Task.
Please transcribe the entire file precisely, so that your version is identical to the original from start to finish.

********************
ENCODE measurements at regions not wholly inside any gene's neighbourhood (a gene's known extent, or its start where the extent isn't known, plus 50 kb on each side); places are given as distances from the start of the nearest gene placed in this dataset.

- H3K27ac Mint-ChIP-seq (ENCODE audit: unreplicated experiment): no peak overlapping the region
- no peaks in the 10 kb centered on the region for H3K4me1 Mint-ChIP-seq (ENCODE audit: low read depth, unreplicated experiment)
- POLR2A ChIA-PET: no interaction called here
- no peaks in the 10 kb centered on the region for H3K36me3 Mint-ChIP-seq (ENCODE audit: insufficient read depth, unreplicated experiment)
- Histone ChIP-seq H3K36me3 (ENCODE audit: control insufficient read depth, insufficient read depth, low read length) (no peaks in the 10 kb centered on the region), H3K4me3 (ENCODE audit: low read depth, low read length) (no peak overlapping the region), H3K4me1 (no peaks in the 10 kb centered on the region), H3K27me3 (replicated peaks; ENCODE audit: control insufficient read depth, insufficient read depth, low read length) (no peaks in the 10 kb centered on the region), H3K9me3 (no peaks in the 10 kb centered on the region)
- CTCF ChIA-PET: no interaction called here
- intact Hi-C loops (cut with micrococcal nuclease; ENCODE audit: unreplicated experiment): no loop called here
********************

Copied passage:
ENCODE measurements at regions not wholly inside any gene's neighbourhood (a gene's known extent, or its start where the extent isn't known, plus 50 kb on each side); places are given as distances from the start of the nearest gene placed in this dataset.

- H3K27ac Mint-ChIP-seq (ENCODE audit: unreplicated experiment): no peak overlapping the region
- no peaks in the 10 kb centered on the region for H3K4me1 Mint-ChIP-seq (ENCODE audit: low read depth, unreplicated experiment)
- POLR2A ChIA-PET: no interaction called here
- no peaks in the 10 kb centered on the region for H3K36me3 Mint-ChIP-seq (ENCODE audit: insufficient read depth, unreplicated experiment)
- Histone ChIP-seq H3K36me3 (ENCODE audit: control insufficient read depth, insufficient read depth, low read length) (no peaks in the 10 kb centered on the region), H3K4me3 (ENCODE audit: low read depth, low read length) (no peak overlapping the region), H3K4me1 (no peaks in the 10 kb centered on the region), H3K27me3 (replicated peaks; ENCODE audit: control insufficient read depth, insufficient read depth, low read length) (no peaks in the 10 kb centered on the region), H3K9me3 (no peaks in the 10 kb centered on the region)
- CTCF ChIA-PET: no interaction called here
- intact Hi-C loops (cut with micrococcal nuclease; ENCODE audit: unreplicated experiment): no loop called here